Reading challenges that will revolutionise your bookshelf in 2022

Want to switch up your reading but don’t know where to begin? Sarah Shaffi reveals ways you can challenge yourself in 2022.

09/12/2021
9 minutes to read
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There are so many books published each year that it can feel like you haven’t read what everyone else is talking about. But reading isn’t about keeping up with the trends (although that can be nice), it’s about providing you with satisfaction, excitement and escape.

In 2022, to give your reading some structure, why not try one, or more, of the following reading challenges? You can try a different challenge every month, pick one for the whole year, or combine a couple to create a challenge of your own. Whatever you choose, remember that the aim is to have fun and find some books you really love.

Travel the world

Books provide the perfect opportunity for us to visit new places, from the comfort of our own reading spots. Why not grab a map of the world and spend the year working your way around it with books? Not only can you include stories set in other countries, such as Neema Shah’s Kololo Hill or Aravind Adiga’s Amnesty, but you can also use this challenge to dip into the wealth of brilliant translated literature available, from Thora Hjörleifsdóttir’s Magma, translated by Meg Matich, to Sosuke Natsukawa’s The Cat Who Saved Books, translated by Louise Heal Kawai.


Something old, something new

Many readers will be familiar with shelves stacked with unread books, or teetering piles of novels you promised to read but then never got round to. So, to help mix up your reading and tackle those books, why not adopt a something old, something new approach? Alternate your reading in 2022 by reaching for something from your “old” pile in between every newly released book you read. Not only will you get through some of those long-kept books, we promise you’ll find some gems in both your old and the new choices.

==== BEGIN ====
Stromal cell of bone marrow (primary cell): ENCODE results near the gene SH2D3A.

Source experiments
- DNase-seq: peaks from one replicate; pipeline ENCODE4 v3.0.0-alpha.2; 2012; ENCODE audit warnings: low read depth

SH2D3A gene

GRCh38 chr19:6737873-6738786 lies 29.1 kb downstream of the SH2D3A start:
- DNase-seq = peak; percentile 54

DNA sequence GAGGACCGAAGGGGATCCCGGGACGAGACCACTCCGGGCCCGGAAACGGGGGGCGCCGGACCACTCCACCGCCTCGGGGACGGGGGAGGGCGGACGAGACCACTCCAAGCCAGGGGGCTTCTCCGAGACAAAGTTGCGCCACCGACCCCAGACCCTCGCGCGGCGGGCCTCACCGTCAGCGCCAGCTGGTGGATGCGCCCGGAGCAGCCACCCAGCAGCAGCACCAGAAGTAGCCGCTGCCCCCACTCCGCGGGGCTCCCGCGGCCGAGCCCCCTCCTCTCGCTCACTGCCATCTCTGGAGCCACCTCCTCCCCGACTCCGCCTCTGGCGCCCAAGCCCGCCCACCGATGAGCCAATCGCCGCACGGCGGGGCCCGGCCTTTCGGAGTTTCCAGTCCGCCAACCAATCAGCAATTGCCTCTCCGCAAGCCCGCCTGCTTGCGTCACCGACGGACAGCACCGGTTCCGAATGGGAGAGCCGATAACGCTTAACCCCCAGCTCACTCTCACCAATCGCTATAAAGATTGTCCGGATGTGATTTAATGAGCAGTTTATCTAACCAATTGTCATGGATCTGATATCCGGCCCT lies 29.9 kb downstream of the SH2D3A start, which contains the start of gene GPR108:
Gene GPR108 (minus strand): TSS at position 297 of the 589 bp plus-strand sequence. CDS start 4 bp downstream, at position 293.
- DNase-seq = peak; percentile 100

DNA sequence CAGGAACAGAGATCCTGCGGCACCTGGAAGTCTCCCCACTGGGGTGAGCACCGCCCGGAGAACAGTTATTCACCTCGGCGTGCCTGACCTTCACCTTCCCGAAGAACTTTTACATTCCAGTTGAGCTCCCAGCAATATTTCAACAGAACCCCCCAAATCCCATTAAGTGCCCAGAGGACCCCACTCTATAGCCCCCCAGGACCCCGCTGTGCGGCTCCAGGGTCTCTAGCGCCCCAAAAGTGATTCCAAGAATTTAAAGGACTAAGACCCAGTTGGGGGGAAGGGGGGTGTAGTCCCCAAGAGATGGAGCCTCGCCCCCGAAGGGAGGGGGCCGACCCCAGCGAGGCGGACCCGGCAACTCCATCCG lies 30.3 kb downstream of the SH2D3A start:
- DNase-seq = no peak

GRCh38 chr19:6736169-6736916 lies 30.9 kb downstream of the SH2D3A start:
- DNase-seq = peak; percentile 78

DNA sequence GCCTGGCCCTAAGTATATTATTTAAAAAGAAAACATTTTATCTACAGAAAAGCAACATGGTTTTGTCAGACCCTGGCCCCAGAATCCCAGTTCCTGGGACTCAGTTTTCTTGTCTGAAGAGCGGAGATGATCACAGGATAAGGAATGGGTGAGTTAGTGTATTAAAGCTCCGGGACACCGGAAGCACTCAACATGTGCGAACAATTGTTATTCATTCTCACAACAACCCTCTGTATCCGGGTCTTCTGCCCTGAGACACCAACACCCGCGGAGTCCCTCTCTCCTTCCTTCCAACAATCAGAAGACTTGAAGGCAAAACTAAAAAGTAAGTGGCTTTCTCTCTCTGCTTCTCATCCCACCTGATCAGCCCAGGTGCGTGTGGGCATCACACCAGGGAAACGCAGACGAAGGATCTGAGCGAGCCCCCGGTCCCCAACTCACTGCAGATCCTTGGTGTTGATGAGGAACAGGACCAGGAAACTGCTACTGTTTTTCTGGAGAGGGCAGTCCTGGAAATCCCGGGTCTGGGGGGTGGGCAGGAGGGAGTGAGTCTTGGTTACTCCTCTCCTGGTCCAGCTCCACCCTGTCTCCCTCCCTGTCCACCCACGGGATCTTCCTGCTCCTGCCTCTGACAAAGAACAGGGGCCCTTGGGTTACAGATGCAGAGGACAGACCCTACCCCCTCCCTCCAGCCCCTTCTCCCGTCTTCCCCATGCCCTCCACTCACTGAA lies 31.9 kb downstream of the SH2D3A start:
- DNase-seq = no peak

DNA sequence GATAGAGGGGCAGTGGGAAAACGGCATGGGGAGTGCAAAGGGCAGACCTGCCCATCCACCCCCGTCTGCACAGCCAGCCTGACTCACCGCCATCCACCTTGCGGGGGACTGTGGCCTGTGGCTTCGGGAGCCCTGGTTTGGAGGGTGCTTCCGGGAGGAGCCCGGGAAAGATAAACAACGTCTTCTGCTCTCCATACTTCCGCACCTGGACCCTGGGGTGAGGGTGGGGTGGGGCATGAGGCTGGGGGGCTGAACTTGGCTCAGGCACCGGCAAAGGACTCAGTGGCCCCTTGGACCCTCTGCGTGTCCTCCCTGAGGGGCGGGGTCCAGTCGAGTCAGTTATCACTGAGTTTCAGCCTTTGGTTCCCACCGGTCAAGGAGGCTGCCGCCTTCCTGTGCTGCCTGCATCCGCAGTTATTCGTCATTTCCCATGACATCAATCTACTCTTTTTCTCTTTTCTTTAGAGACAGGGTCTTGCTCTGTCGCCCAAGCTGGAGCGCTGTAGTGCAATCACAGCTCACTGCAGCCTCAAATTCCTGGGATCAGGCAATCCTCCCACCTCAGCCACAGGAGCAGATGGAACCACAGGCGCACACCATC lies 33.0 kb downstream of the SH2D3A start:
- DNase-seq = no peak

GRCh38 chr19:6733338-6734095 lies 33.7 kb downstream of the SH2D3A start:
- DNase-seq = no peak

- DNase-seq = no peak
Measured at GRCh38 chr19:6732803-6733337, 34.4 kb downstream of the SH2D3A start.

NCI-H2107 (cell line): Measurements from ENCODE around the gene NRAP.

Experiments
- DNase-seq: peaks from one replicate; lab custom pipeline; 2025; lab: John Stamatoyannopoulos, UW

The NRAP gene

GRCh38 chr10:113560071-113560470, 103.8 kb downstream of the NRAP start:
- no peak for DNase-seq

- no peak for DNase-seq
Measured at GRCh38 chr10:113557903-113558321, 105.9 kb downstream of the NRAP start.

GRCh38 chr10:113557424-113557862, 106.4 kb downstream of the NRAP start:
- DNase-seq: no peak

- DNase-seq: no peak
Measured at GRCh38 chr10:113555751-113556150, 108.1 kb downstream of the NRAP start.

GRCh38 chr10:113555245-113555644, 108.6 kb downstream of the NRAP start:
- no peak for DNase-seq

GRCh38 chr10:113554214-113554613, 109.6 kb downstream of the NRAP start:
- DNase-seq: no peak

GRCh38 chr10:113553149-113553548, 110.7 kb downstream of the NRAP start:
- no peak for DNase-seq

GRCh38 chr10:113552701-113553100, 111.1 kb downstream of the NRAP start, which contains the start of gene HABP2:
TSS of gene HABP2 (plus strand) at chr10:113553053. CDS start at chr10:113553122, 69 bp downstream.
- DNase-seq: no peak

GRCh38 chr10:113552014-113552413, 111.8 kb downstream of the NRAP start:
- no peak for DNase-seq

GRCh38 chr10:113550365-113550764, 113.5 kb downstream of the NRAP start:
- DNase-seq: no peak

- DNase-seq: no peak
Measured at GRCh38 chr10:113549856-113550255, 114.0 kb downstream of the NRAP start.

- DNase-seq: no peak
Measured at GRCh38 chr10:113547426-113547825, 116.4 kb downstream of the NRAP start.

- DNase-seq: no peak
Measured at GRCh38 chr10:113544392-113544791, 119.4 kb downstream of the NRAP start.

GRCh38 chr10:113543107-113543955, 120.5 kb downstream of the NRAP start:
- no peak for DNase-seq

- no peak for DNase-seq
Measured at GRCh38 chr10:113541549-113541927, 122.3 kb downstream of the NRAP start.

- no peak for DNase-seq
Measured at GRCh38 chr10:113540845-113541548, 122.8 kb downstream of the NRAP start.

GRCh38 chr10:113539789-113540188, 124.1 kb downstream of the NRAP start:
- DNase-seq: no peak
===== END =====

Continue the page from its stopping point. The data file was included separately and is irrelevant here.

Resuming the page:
Read the winners (and losers)

How many times have you said ‘I’m definitely going to read that’ after a prize longlist, shortlist or winner has been announced? And then, well, you never have. Now you have the chance. For 2022, why not challenge yourself to read all those prize winners, and those who just missed out, that you’ve previously been interested in? You could pick one prize for the entire challenge – opt for the Booker Prize if you love literary fiction, The Baillie Gifford Prize for Non-Fiction if you want some non-fiction, or the Costa Book Awards if you want to do a challenge with multiple age groups – or mix and match with a different prize each month.


A poem a day (or week, or month)

It’s highly likely that when you left school, one of the things you were happiest to leave behind was analysing poems until the words, ironically, lost all meaning. But thankfully, you don’t have to do any analysing as an adult, you can just feel what the poem is trying to tell you. For this challenge, you can go for a poem a day, using Allie Esiri’s books, including A Poet for Every Day of the Year, which are also perfect for getting children involved. Or you could pick different poets for each month, from Raymond Antrobus to Layli Long Soldier. Or read poems for your mood, with books like Poems to Fall in Love With, chosen by Chris Riddell, or Poems for Stillness. This is the perfect challenge to fit in between your other reading, or to pursue on its own.


Address a literary bias